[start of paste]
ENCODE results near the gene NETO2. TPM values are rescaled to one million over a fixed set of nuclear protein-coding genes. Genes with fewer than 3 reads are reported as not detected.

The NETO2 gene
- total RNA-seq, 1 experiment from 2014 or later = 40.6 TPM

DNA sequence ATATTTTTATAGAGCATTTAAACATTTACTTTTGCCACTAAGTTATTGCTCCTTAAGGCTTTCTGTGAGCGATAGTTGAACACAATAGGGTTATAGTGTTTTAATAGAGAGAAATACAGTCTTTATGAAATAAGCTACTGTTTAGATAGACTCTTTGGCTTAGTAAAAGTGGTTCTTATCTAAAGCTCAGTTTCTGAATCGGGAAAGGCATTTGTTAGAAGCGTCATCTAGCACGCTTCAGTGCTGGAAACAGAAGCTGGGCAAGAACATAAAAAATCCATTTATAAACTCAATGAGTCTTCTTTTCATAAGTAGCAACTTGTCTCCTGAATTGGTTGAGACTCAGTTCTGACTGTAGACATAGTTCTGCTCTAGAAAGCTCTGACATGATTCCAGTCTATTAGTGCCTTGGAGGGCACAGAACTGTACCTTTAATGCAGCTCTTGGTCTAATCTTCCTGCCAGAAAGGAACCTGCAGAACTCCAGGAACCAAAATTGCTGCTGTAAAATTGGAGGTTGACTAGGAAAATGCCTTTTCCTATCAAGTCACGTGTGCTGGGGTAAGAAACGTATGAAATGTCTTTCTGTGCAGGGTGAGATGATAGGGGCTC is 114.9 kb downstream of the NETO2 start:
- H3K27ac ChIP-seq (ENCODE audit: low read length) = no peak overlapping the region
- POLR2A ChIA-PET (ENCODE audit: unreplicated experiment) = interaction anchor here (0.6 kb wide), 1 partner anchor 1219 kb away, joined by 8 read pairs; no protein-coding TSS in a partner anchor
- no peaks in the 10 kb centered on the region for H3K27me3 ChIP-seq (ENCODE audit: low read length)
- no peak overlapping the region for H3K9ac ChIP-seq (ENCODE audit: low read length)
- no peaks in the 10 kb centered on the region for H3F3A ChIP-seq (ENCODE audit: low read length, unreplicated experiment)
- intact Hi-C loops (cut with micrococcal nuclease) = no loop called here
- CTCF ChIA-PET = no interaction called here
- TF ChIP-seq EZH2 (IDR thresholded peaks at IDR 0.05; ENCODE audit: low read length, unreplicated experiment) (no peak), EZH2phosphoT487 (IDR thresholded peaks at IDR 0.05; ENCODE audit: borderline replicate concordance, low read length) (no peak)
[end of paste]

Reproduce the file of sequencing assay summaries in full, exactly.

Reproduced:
ENCODE results near the gene NETO2. TPM values are rescaled to one million over a fixed set of nuclear protein-coding genes. Genes with fewer than 3 reads are reported as not detected.

The NETO2 gene
- total RNA-seq, 1 experiment from 2014 or later = 40.6 TPM

DNA sequence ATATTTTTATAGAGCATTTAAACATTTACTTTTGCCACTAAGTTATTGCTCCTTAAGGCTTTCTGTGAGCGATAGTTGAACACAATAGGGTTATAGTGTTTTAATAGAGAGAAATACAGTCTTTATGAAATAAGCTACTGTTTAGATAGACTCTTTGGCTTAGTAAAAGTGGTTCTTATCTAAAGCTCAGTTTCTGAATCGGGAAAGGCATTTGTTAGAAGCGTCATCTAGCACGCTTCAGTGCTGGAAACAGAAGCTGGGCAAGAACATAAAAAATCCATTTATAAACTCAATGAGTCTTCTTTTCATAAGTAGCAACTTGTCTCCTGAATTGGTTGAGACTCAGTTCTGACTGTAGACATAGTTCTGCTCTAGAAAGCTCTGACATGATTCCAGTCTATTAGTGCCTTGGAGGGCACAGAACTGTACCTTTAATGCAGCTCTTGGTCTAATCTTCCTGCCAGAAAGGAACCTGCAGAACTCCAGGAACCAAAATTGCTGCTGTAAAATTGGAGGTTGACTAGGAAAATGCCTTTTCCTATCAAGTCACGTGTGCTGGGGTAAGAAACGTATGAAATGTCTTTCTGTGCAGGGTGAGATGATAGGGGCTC is 114.9 kb downstream of the NETO2 start:
- H3K27ac ChIP-seq (ENCODE audit: low read length) = no peak overlapping the region
- POLR2A ChIA-PET (ENCODE audit: unreplicated experiment) = interaction anchor here (0.6 kb wide), 1 partner anchor 1219 kb away, joined by 8 read pairs; no protein-coding TSS in a partner anchor
- no peaks in the 10 kb centered on the region for H3K27me3 ChIP-seq (ENCODE audit: low read length)
- no peak overlapping the region for H3K9ac ChIP-seq (ENCODE audit: low read length)
- no peaks in the 10 kb centered on the region for H3F3A ChIP-seq (ENCODE audit: low read length, unreplicated experiment)
- intact Hi-C loops (cut with micrococcal nuclease) = no loop called here
- CTCF ChIA-PET = no interaction called here
- TF ChIP-seq EZH2 (IDR thresholded peaks at IDR 0.05; ENCODE audit: low read length, unreplicated experiment) (no peak), EZH2phosphoT487 (IDR thresholded peaks at IDR 0.05; ENCODE audit: borderline replicate concordance, low read length) (no peak)